Foreign wars are no justification for racism in the homeland
Palestinian citizens inspect their home destroyed during Israeli raids in the southern Gaza Strip on October 16, 2023 in Khan Yunis, Gaza. Gazans are evacuating to the south following warnings to do so from the Israeli government, ahead of an expected Israeli ground offensive. Israel has sealed off Gaza and launched sustained retaliatory air strikes, which have killed at least 2,500 people with more than 400,000 displaced, after a large-scale attack by Hamas. On October 7, the Palestinian militant group Hamas launched a surprise attack on Israel from Gaza by land, sea, and air, killing over 1,300 people and wounding around 2,800. Israeli soldiers and civilians have also been taken hostage by Hamas and moved into Gaza. The attack prompted a declaration of war by Israeli Prime Minister Benjamin Netanyahu and the announcement of an emergency wartime government. (Photo by Ahmad Hasaballah/Getty Images)
It occurred on February 19, 1942, following the surprise attack on Pearl Harbor by Japan two months earlier. President Franklin Roosevelt signed Executive Order 9066, “with the stated intention of preventing espionage on American shores.” What the order actually did was one of the greatest atrocities committed by the United States in its history: the internment of more than 120,000 Japanese Americans. Canada followed our lead first, then Mexico and several South American countries did too.
According to The History Channel, in the U.S., “Anyone who was at least 1/16th Japanese was evacuated, including 17,000 children under age 10, as well as several thousand elderly and disabled residents.”
I understand the ignorant temptation as it existed then, as many did in real time. That same ignorance is being openly refreshed and rebooted today following the terrorist attacks by Hamas on Israel, and the full-scale war that has followed in response.
Hamas and Israel
Florida governor and 2024 presidential candidate, Ron DeSantis, did not equivocate in his racist perspective on Sunday, saying, the United States should not take in any Palestinian refugees if they flee the Gaza Strip because they “are all antisemitic,” according to the Associated Press. He also appeared on “Face the Nation,” expanding his hostile comments, by adding, “They teach kids to hate Jews, the textbooks do not have Israel even on the map. They prepare very young kids to commit terrorist attacks. So, I think it’s a toxic culture.” In this ignorant rant, he makes the error of using “they” as the unspecific villain, failing to differentiate people in any discernible way.
Those hateful comments seem different than those made in a letter Rep. Jim Banks (R-IN03) sent to the U.S. secretaries of state and homeland security on October 8. In it, Banks requests that Israel’s admission to the U.S. Visa Waiver Program be expedited for the purpose of “removing an extra hurdle for Israeli citizens looking to travel to America during this uncertain time.” Admitting Israel to the program had been announced on September 27, but would not take effect until November 30.
Of course, I support the request Banks made in his letter. However, on the same day he sent the letter, he posted this question on X: “How many Hezbollah and Hamas sympathizers have illegally crossed our border in the last three years?”
The contrast is important because it represents the early stages of governmental leaders choosing cultures, or people, many of whom are victims themselves, of suddenly deserving different levels of humanity from America. Not only is that rhetoric dangerous, but it’s also un-American.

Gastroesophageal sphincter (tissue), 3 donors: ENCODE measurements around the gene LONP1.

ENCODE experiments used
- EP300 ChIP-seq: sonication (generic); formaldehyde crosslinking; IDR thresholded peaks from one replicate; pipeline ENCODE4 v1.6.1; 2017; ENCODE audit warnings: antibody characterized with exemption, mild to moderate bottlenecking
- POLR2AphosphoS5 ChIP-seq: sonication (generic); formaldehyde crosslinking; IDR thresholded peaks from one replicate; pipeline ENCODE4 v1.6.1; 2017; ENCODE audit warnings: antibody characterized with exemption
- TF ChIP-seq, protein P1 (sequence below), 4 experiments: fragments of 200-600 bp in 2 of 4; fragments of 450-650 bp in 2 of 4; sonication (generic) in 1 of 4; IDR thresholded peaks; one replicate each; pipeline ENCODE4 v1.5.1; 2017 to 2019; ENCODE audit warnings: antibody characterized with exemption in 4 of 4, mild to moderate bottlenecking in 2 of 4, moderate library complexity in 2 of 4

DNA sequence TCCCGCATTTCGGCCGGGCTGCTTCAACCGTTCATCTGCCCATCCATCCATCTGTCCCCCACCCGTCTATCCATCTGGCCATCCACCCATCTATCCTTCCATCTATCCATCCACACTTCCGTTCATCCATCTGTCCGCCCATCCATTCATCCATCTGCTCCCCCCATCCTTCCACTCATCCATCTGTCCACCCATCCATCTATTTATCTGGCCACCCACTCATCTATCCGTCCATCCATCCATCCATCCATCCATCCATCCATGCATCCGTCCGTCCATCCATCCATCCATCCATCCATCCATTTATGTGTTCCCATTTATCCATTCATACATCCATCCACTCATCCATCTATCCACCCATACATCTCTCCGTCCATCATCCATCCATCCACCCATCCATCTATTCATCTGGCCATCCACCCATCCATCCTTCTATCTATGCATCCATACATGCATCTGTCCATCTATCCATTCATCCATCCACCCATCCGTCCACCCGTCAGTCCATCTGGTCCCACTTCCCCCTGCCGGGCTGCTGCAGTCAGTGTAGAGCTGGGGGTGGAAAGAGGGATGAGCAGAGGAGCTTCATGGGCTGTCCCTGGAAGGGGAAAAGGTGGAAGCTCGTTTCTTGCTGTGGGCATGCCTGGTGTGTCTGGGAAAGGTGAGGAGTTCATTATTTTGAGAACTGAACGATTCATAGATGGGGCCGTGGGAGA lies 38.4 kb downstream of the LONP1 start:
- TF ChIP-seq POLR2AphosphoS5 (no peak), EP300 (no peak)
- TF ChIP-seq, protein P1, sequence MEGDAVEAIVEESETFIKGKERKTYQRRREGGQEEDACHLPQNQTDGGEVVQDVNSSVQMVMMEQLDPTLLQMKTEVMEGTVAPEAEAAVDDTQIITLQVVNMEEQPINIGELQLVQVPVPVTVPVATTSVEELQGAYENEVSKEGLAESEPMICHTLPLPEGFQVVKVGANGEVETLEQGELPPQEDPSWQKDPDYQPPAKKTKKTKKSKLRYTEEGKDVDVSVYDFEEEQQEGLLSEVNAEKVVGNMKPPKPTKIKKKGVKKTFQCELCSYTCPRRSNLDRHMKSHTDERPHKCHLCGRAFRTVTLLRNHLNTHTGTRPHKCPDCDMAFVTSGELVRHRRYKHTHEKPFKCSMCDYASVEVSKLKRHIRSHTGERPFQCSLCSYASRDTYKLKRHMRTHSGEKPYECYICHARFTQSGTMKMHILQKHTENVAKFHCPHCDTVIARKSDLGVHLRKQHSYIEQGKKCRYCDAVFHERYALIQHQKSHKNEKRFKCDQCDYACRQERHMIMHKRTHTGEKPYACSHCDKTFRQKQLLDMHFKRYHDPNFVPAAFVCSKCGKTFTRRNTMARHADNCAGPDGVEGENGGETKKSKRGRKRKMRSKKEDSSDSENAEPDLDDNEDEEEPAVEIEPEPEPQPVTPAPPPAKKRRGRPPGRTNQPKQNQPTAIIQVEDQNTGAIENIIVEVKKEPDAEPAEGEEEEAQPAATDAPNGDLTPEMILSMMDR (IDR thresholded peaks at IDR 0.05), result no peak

Are the people and descendants of these warring nations and factions the enemies of all Americans? No, they aren’t. If they were, consider applying that standard uniformly for a moment.
‘Hamas and the Palestinian people are not synonymous’
Are we scared and hateful toward all Russians in light of Vladimir Putin’s invasion of Ukraine? Most Americans, see that war as unjust, unprovoked, and are fully supportive of our nation’s ongoing support of Ukraine’s defense of itself. But do we hate all people and descendants of Russia? Maybe some Americans do, though the political arena does not see the benefit of encouraging it at the moment.
Contrast this apparent absence of blame with how Asian-Americans were victimized here after COVID-19’s origination was traced back to China. The same ignorance from nearly a century ago took root in the hearts of many Americans, creating villains out of cultures for no reason other than ignorance itself.
There are real crises in Eastern Europe and in the Middle East. The world is a dangerous place, largely due to authoritarian regimes’ regular threats of war and now the deadly realities of at least two actual wars.
Hamas and the Palestinian people are not synonymous with one another. Al-Qaeda was not representative of all Arab people. And all Russians are not members of Putin’s army.
Oh, and Governor DeSantis, Palestinians are also Semites, making your ignorant quote from the weekend even more ignorant than you meant it to be.
On Saturday, “authorities in suburban Chicago accused a man of fatally stabbing a 6-year-old boy and seriously wounding the boy’s mother because they were Muslim, an attack that officials tied to the violence in Israel and Gaza,” as reported by the New York Times. Hateful rhetoric from governmental and political leaders encourages crimes of hate like this.
It is disturbing to hear our so-called leaders say the hateful and ignorant things of the past two weeks. Though it is an American tradition, it is deeply unacceptable. We can be disgusted by what started these recent wars, choose to support the governments of our allies, and continue to be the beacon of hope for oppressed peoples all at the same time.
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